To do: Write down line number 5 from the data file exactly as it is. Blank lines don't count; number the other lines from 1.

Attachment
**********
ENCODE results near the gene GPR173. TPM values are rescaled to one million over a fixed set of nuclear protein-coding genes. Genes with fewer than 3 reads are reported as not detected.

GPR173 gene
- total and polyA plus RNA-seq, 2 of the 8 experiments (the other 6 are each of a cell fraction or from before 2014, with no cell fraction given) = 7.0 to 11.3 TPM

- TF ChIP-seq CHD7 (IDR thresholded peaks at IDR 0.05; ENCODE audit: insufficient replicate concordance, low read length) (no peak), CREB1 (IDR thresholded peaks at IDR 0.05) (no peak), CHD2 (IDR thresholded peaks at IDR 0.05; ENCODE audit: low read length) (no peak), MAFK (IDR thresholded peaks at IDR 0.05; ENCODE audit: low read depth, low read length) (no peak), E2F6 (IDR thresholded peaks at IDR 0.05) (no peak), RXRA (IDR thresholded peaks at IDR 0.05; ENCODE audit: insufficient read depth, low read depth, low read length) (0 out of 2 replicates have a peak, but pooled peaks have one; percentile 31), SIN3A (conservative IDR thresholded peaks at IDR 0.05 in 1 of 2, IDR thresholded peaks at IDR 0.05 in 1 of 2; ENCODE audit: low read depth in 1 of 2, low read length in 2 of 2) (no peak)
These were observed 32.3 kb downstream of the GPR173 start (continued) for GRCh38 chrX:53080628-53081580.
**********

These were observed 32.3 kb downstream of the GPR173 start (continued) for GRCh38 chrX:53080628-53081580.